Do You Have the Guts to be #IBDAware?
As the holiday season rolls in, it is important to remember digestive health! In 2011, Congress recognized and declared December 1-7th as Crohn’s and Colitis Awareness Week. In the United States, Crohn’s Disease and Ulcerative Colitis affects a combined 1,400,000 Americans.
What is IBD, also known as, Inflammatory Bowel Disease?
- IBD is chronic inflammation of part or all of your digestive tract. The primary conditions are Ulcerative Colitis (UC) and Crohn’s disease (CD)
- Similar symptoms between the two include, diarrhea, abdominal cramps and/or pain, blood in stool, fever, and fatigue
- Also, unintended weight loss can occur because food is unable to be digested and absorbed which leads to malnourishment
What is the Crohn’s disease?
Crohn’s disease most commonly affects the end of the small bowel and the beginning of the colon
- It could unfortunately affect any part of the gastrointestinal tract, all the way from the mouth to the anus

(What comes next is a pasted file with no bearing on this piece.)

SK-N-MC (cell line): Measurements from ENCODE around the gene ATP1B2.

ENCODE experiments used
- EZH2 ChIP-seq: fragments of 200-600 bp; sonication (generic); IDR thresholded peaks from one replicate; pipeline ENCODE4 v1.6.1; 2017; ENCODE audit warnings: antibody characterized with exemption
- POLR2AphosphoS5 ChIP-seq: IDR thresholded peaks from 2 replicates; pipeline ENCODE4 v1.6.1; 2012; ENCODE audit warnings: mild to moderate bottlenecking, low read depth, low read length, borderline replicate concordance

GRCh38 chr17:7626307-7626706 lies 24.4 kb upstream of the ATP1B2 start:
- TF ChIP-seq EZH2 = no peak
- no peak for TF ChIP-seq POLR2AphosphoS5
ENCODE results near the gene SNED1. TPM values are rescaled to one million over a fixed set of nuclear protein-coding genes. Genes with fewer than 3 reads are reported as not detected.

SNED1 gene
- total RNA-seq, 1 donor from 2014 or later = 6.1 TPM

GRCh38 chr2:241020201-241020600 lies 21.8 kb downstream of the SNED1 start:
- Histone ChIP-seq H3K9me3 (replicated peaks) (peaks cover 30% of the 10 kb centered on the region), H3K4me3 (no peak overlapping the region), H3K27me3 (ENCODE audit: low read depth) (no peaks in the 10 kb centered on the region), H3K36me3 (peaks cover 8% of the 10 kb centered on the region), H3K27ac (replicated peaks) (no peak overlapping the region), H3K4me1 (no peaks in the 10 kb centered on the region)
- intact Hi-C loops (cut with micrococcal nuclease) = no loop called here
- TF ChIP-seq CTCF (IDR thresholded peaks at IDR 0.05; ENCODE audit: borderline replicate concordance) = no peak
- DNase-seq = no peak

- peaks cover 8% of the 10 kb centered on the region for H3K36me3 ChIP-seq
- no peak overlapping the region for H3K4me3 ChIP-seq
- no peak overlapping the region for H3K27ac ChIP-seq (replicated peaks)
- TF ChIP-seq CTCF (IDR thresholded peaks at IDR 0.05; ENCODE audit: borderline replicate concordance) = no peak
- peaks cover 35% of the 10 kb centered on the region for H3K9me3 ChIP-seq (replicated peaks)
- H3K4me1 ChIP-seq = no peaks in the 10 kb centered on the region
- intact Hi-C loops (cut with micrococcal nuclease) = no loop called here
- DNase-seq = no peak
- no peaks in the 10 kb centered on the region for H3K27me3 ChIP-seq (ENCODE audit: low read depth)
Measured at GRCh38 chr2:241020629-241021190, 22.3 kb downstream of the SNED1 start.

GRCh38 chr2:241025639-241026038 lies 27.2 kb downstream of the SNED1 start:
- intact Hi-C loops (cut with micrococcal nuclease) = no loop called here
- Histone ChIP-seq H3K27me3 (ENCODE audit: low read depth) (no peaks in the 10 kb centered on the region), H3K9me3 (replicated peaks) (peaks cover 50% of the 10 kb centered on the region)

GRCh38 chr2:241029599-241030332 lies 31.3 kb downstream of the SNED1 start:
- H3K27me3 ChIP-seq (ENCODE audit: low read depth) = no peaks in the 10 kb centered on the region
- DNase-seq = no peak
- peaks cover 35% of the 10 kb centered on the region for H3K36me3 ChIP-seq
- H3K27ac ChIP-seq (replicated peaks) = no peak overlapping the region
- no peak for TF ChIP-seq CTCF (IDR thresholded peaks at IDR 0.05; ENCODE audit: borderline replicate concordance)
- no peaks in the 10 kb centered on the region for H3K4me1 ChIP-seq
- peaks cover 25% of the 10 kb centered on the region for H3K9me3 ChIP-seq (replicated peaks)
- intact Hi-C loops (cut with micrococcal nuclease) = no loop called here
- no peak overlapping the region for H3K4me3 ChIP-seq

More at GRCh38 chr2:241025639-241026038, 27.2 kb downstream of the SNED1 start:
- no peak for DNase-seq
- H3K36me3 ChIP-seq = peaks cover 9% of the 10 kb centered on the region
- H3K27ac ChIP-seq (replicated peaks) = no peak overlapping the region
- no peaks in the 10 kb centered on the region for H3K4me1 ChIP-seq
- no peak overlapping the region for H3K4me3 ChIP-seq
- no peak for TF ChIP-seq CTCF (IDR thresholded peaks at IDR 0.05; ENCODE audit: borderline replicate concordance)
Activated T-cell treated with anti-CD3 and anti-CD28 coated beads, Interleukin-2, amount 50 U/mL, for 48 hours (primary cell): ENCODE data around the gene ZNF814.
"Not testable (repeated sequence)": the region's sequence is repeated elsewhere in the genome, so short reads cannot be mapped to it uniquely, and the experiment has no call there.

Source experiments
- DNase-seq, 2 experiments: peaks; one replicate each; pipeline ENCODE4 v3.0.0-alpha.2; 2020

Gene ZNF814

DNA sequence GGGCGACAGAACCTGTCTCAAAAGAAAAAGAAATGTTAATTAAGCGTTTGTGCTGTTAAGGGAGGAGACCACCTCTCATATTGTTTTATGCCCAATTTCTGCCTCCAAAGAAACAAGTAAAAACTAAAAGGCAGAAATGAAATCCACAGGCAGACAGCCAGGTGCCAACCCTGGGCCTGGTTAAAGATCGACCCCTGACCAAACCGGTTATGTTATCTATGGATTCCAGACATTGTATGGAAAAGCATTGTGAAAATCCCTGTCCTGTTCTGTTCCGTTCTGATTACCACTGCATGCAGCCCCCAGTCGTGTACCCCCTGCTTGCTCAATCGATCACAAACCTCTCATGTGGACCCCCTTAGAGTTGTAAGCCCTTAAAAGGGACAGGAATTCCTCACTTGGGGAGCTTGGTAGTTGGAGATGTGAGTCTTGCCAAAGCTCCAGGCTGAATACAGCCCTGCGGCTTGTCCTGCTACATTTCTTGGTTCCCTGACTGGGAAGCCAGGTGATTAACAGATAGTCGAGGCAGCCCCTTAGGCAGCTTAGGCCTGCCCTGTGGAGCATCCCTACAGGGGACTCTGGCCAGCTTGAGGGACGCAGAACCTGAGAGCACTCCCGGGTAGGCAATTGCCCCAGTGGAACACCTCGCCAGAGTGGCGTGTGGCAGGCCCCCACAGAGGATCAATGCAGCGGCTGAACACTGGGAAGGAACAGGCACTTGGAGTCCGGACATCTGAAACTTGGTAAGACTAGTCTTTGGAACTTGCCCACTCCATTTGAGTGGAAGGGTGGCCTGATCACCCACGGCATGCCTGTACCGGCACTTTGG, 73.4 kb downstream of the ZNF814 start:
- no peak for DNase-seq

- CD often affects the entire thickness of the bowel wall
There are several risk factors including, but not limited to:
- Previous use of Accutane, a medication used to treat acne
- Urban location resulting in poor diet/exercise
- Cigarette smoking which worsens CD but might have some protective benefits in UC
What is Ulcerative Colitis?
Ulcerative Colitis occurs only in the large intestine also known as the colon
- Lining becomes inflamed and ulcers develop, which can cause discomfort and pain
- UC only affects the lining of the colon
UC patients often experience mild symptoms.
- There are long periods called remission, where patients experience very little symptomatic UC
- Whereas, there are also flare-ups which makes developing a treatment course difficult for physicians
Risk factors include age, race/ethnicity, family history, and also previous use of Accutane, a medication used to treat acne.